Mary, as I have been calling her, has remained severely malnourished now for four months of her almost seven months of life.
Her five year old sister has a neurological disability caused by TB Meningitis, which happens to children when their TB disease goes unchecked for too long.
Noone has ever identified the adult who must have infected the sister three years ago, meaning Mary could easily have been infected by the same person.
Mary’s mother was given intensive training on how to feed Mary as soon as it became apparent that she was being bottle fed inappropriately. Money for artificial milk has been supplied for Mary for a year via our organisation, who supply the cans of powder to her mother once weekly. She has consistently reported following our instructions. Unless she is lying about that, which is unlikely given that her older children did not starve to death, then feeding cannot be the reason that Mary has remained persistently malnourished since her first reported respiratory illness.
According to the World Health Organisation, 36% of all TB cases are estimated to be undiagnosed and/or untreated.
Approximately 250,000 children die from TB every year, which may be a very conservative estimate given how difficult it is to diagnose TB in children. Not to mention the invisible way that so many who are poor, suffer and die.
80% of TB deaths in children occur in those under the age of five. One of the main reasons is that children only need a tiny number of bacteria to make them sick, making TB very hard to detect in children. The tests that assist in diagnosing TB in older children and adults are almost always negative in tiny children, particularly if malnourished or unwell. Children are also less likely to present with the classic symptoms of TB such as clear signs on chest x-ray. Persistent malnutrition with or without intermittent chest infections is often one of the only signs that a child has active TB.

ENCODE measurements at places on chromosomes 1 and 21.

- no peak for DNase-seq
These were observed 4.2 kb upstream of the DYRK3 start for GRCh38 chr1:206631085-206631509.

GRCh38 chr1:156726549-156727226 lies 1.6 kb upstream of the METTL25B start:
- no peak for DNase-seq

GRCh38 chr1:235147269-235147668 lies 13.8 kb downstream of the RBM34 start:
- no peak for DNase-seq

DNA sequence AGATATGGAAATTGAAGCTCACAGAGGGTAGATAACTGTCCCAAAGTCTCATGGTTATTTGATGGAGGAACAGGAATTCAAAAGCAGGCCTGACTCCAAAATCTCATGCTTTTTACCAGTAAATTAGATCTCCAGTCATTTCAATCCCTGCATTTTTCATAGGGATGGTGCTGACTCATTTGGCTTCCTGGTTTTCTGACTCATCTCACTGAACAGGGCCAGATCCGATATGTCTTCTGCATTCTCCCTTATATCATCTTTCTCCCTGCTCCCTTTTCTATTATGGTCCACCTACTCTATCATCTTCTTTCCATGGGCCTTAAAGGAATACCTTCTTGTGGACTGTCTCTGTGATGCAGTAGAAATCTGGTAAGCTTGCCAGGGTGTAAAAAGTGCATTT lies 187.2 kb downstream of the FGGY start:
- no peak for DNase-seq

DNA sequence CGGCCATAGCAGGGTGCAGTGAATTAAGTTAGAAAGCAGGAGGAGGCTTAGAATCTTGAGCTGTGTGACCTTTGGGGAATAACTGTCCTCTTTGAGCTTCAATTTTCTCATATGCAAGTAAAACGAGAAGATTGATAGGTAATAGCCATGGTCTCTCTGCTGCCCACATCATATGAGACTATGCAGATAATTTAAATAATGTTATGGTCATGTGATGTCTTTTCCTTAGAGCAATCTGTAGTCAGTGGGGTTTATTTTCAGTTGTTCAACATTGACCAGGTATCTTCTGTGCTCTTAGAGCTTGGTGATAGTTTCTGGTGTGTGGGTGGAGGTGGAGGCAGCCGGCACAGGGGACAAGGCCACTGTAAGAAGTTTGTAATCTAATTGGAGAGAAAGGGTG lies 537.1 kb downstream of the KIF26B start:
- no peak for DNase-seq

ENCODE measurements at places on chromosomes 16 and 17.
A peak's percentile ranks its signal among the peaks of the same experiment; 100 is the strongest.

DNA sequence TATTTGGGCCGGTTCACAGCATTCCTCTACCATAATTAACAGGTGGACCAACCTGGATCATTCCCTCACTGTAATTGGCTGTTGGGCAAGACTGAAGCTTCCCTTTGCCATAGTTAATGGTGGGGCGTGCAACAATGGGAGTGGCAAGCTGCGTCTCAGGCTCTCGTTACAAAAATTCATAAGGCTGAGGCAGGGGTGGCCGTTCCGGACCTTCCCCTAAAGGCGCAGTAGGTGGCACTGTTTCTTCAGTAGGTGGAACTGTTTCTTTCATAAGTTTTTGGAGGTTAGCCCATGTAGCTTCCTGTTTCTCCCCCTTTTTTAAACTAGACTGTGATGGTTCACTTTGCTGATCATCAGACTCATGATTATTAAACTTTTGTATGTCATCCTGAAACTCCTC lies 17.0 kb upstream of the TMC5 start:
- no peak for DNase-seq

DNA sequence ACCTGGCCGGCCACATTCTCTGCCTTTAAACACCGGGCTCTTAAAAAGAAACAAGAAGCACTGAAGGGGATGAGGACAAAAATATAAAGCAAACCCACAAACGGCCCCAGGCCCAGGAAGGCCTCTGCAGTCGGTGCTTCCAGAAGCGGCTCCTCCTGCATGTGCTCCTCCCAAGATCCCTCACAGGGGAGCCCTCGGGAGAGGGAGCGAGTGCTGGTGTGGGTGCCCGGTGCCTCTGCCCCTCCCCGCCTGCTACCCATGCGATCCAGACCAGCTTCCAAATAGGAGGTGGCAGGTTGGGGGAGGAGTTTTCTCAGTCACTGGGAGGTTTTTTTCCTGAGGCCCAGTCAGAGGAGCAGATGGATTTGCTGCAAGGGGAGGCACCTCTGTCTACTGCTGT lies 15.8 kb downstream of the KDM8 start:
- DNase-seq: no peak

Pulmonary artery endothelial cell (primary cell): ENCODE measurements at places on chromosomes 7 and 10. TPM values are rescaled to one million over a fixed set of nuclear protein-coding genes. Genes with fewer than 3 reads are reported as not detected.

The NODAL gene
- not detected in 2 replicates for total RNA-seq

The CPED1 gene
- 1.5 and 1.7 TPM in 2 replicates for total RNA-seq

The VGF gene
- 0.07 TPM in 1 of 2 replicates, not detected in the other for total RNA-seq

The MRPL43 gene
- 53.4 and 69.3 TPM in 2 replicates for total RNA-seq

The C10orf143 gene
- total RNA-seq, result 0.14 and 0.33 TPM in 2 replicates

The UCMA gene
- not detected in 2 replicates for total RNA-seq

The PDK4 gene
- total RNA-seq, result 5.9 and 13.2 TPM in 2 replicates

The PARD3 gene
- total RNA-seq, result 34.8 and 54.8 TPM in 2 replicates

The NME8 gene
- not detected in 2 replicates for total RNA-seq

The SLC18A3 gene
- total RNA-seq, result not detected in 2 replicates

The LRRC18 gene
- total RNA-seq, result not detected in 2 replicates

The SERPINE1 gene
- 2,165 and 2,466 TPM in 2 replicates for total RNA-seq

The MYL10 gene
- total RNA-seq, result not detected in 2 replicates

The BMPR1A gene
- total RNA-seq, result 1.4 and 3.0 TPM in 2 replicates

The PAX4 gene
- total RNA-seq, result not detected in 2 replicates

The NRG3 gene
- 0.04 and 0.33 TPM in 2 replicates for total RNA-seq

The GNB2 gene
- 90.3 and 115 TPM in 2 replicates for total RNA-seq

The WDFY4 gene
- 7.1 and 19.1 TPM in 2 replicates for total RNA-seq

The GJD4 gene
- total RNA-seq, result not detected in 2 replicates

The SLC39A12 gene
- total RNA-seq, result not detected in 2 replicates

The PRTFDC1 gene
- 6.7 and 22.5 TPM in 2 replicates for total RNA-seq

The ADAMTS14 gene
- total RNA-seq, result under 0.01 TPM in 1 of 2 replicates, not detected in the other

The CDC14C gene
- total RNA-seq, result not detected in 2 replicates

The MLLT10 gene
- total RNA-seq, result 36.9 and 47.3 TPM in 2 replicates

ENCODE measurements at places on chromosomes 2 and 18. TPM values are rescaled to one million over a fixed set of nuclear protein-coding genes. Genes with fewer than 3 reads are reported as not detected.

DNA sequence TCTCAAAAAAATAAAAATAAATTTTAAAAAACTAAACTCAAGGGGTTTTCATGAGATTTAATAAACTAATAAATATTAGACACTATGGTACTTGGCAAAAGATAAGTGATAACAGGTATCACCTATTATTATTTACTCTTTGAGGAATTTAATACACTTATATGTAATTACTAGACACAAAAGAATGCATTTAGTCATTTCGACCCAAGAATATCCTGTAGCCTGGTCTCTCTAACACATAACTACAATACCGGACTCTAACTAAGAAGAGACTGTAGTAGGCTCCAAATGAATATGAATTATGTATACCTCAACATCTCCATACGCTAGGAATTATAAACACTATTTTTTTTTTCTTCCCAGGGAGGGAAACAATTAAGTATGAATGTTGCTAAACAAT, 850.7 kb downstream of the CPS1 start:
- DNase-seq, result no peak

After many weeks of intense effort, making her mother present to and queue for many hours at various services, none of whom provided any consistent or even necessarily correct messages to her mother, who seems to have become very untrusting as a result, two weeks ago our organisation managed to convince a doctor to treat Mary presumptively for TB. The clues being her persistent malnutrition, the possible epidemiological link with an unknown infectious source, and her repeat presentations with respiratory symptoms that come and go. Even in Australia where TB is a rare disease, a child presenting in this way, with no other diagnosis, would be offered presumptive TB treatment and observed for clinical improvement. In a country with high rates of TB it seems like a no-brainer!
After less than two weeks of a required six to nine month treatment course, she presented once more to a busy hospital where a doctor saw the negative results which we had convinced the treating doctor to ignore, and announced categorically “she doesn’t have TB”. This incredibly confident announcement was enough to make the treating doctor doubt his decision and her TB treatment has been ceased. Her treating doctor has announced that he knows how to feed her and she will be cured by food.
It feels like watching manslaughter in slow motion, caused by an uncoordinated and ill informed system filled with people brave to make categorical announcements whilst simultaneously doing what it takes to ensure she doesn’t receive a cure.
If she is cured by food then I will be thrilled but I wont take any of my words back because there is no way any of these people can justify sweeping claims that she does not have TB. For months now, presumptive TB treatment might have seen her condition improve. With no other diagnosis, treating her for TB was the possibility of a fair chance at survival.
The uncoordinated and expensive “care” this little baby has received is a sign of what people in poor countries experience when they need to access health services. Nothing short of chaos and debt. Her mother could never have afforded to present to the different hospitals and clinics that our organisation has supported her to. Perhaps that would have been a better outcome in the end given that her prognosis remains the same despite multiple outpatient appointments.
Health systems in rich countries can be difficult to navigate, confusing and fear-inducing, and of course the big egos that medical and other health profession training seems to create are always there. But the experience of Mary and her mother, in their slow festering misery, has been nothing short of a horror story.
A friend suggested “It has the makings of a movie, let’s contact Angelina Jolie”. Sadly, the best I have to get the story into the world, is this blog.
One thought on “When God Syndrome Gets in the Way”
Some aspects of this story remind me of Australian rural practise in the early 1960s. Luckily things have advanced since then, & it is recognised that other health professionals can have a lot to offer. Decisions are made by a multidisciplinary team which accepts input from a wide base of knowledge. Medical egos should not have such a catastrophic affect on vulnerable patients.